Lessons at the Laundromat

I wasn’t happy about going back to the laundromat two hours after having just left. But I forgot to do something, got a call, and back I went. I parked my car in the lot and the first thing I saw was a guy tossing apiece of garbage out of his truck window right in front of my store. I huffed and puffed as I walked over to pick it up. I threw in a scowl as I went inside to throw it away. Once inside, I did what I had originally come back to do,which literally only took a minute. Just as I was locking the office door to leave, another problem presented itself.

Earlier in the day I had called to have a client moved to another location because we did not have room to accommodate their return vehicle (we also rent U-Haul trucks). But a young woman quickly made her way over to me with keys in hand. I told her we had no room, and she would need to find somewhere else to take the rental. Surprisingly, she didn’t seem too upset; even though it was not her fault or responsibility. I hung around for a bit to make sure they did not leave the vehicle. After about ten minutes I could see that they were having no luck, so I offered to call the next closest location for them. Unfortunately, they had no room there either. I just shrugged and told the customer that she would need to call the corporate office to find some other place.

After another ten minutes, they were still sitting in the parking lot. Of course, I was feeling guilty. I tapped on her car window and told her how surprised I was that they, her father and a friend, were not mad or throwing a fit (and in my three years of doing this business, trust me, anyone else would have). They were just calmly trying to figure it out. Her father told me that his daughter, who rented the truck, had to be somewhere in fifteen minutes. I told them just to park the truck on the side of the building, and I would deal with the repercussions. I really only did it because they were absolutely so kind about a situation that they had no control over. The father smiled and thanked me.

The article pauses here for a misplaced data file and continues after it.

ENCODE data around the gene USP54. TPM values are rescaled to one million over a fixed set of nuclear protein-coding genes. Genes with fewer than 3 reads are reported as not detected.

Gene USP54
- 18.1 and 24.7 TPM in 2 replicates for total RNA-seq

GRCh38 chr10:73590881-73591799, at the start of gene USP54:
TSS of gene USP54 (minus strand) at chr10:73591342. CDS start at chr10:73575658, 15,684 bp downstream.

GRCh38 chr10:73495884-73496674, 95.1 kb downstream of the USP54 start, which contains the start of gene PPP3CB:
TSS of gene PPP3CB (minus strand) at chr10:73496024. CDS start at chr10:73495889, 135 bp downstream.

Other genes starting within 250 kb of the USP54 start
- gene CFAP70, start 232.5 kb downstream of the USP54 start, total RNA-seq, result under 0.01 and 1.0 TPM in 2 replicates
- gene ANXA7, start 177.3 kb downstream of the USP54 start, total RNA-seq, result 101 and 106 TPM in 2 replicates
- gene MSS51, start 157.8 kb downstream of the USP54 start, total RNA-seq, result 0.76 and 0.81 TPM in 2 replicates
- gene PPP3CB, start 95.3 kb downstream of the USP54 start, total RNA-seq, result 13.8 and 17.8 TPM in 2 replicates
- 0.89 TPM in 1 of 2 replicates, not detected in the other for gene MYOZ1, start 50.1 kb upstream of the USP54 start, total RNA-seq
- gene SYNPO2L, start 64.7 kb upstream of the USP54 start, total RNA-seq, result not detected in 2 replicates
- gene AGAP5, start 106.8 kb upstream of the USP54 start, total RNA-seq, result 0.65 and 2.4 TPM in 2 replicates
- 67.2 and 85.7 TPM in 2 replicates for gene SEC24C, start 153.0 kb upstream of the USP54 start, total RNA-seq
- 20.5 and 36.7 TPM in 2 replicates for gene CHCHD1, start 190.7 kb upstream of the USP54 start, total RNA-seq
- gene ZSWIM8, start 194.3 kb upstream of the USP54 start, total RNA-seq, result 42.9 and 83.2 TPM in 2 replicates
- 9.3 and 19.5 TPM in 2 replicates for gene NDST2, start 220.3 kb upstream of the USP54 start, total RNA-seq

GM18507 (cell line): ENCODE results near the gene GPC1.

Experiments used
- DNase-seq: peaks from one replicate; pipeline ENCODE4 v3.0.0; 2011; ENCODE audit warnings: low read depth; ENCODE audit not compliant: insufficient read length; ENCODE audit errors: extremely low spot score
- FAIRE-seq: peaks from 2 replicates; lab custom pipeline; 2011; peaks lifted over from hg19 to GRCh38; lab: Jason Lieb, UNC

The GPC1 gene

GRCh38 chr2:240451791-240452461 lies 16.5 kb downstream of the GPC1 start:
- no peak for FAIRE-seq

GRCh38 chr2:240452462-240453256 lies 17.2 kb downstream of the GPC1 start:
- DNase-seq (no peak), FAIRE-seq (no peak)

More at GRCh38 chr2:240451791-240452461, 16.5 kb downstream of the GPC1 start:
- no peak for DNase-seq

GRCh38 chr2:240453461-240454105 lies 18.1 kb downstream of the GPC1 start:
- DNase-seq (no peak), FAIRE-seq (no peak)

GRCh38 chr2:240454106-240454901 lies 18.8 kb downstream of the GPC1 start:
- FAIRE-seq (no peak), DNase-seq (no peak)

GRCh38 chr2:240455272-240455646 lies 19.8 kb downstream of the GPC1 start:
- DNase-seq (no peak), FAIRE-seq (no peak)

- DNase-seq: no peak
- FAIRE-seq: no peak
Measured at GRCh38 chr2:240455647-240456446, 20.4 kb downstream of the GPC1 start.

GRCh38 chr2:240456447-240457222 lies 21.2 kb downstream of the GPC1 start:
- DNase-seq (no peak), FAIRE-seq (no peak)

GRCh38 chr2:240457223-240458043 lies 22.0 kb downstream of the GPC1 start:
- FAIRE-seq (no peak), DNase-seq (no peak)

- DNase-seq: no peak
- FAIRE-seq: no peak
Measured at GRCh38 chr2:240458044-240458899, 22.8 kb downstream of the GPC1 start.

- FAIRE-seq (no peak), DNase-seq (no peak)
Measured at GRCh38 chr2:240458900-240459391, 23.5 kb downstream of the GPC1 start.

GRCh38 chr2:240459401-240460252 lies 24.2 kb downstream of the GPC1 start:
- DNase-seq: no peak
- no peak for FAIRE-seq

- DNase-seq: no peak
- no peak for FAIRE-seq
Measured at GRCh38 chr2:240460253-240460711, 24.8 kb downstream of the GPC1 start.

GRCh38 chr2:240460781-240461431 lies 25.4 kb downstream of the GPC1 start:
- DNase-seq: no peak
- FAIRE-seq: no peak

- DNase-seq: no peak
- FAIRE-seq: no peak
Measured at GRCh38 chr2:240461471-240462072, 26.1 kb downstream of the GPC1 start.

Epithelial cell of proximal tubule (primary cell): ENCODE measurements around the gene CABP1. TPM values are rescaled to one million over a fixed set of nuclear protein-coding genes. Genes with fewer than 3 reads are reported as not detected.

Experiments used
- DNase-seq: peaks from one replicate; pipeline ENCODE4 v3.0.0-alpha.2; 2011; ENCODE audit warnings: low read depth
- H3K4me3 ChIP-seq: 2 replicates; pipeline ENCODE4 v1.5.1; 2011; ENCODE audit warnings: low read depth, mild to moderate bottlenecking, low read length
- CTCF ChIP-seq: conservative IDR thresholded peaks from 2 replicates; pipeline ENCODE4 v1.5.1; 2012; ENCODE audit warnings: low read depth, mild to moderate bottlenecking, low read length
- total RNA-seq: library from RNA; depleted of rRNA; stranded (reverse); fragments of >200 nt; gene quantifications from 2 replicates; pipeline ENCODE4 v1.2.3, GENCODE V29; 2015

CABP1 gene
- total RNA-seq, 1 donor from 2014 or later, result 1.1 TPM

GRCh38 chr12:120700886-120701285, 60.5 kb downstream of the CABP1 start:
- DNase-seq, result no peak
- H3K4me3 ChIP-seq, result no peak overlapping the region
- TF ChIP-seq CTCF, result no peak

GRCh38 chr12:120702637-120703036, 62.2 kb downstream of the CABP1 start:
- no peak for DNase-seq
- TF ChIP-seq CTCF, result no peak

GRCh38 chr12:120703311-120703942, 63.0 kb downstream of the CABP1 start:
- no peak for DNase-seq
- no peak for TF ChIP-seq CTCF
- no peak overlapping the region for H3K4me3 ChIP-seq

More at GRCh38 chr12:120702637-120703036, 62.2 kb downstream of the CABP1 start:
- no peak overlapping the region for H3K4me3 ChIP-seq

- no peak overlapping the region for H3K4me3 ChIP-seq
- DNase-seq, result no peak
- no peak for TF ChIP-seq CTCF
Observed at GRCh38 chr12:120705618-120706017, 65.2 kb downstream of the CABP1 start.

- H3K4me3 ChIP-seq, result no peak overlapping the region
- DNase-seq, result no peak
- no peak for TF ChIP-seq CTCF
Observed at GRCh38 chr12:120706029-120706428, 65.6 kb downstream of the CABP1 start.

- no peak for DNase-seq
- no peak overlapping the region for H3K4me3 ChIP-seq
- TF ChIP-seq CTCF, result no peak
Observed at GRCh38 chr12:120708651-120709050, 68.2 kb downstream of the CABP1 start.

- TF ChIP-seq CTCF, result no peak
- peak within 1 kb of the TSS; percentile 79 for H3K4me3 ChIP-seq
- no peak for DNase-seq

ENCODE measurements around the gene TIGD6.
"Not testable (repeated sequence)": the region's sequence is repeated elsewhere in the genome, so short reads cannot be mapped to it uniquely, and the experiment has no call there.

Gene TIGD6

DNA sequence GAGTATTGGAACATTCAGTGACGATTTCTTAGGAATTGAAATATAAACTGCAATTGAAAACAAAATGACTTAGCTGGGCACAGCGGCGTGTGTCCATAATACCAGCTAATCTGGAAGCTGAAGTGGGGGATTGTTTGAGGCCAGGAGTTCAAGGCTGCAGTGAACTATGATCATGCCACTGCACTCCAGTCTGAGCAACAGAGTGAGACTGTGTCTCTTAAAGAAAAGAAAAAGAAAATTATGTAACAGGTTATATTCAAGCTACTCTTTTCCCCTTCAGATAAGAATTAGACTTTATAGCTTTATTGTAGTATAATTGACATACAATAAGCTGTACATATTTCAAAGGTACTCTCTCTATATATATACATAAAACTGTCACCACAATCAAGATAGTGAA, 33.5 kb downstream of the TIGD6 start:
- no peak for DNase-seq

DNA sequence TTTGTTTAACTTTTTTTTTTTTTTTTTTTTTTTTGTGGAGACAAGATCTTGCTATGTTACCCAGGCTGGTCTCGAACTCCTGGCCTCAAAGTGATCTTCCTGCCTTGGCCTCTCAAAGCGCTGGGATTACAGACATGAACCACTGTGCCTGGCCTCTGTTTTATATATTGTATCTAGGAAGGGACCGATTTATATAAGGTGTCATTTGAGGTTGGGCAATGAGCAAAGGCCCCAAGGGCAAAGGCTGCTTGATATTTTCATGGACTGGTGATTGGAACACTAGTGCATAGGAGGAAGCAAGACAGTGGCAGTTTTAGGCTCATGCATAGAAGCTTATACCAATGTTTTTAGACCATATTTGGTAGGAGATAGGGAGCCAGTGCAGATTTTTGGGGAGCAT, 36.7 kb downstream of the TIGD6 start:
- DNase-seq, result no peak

After he parked the truck and handed me the keys, the father mentioned the Israeli flag we keep in our office window. I told him that most of us here are Christians and that we love Israel and the Jewish people. He smiled again and asked me if I knew what a Messianic Jew was. Absolutely, I smiled back. I told him he and his family were truly representing Christ well. Such great attitudes. I went back into the office to get him a Christian CD I had written for a band called Seven Years. I gave him the CD and he gave me a hug in return.

It was a brief encounter with many blessings. For one, I know that I must continue to grow in my ability to be patient with others, and to extend favor beyond what I might, in the moment, desire. You never know who is watching or participating. As I headed back to my car, the man in the truck (that threw out the garbage), came up to me and apologized. I smiled and apologized to him for huffing and puffing when picking it up and told him that I should have done it with joy. I’m not sure if he knew what I meant, “Serve with a good attitude, as to the Lord and not to people,” as it says in Ephesians 6:7. I gave him my Christian CD as well. He received it with a thankful heart.

I too am thankful. What started out feeling like a burden,trudging back to work, ended up strengthening my character. I’m thankful that God works at all times—in His way. I simply need to show up and behave.

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2 Responses to Lessons at the Laundromat

  1. Helena Manser says:

    Thanks for sharing. Very inspiring and a good reminder to all of us. Hope you guys are doing well.



  2. Good for you that you became open to having your personal plans interrupted. So often, I am so self absorbed (hurriedly trying to scratch off tasks from my “To Do” list that I don’t even notice what’s happening with people around me.

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